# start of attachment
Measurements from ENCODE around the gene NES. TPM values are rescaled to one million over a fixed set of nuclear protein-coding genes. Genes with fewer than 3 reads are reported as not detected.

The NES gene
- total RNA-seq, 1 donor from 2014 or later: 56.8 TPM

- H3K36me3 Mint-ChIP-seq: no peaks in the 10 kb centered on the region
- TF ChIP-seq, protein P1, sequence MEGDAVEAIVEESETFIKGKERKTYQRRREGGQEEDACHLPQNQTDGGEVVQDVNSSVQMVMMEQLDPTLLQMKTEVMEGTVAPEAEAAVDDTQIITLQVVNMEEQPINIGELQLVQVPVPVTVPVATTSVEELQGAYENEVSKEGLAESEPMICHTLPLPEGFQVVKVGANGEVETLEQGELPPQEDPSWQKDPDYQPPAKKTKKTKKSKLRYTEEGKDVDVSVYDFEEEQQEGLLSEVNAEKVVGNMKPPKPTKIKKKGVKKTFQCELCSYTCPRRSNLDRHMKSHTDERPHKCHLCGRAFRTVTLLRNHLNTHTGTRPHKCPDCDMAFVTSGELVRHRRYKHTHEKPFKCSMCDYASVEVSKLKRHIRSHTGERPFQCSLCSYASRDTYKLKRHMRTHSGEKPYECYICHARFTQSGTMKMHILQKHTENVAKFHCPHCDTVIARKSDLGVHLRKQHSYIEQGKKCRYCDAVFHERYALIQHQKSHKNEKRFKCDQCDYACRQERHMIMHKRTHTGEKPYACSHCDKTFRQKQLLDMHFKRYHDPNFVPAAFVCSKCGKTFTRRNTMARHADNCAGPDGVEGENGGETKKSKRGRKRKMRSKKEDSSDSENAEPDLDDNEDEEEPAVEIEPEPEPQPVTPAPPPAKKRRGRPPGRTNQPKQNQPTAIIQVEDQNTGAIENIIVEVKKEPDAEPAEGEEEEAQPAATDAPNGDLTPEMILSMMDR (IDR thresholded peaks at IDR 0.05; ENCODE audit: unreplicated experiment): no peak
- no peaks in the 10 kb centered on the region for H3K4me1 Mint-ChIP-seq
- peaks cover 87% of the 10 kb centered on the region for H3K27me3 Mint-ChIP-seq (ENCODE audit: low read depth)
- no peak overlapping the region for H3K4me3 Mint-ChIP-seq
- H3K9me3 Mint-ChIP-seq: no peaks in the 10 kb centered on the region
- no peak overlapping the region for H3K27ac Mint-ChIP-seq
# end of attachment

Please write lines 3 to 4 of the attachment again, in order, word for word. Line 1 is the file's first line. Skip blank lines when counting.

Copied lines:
- total RNA-seq, 1 donor from 2014 or later: 56.8 TPM

- H3K36me3 Mint-ChIP-seq: no peaks in the 10 kb centered on the region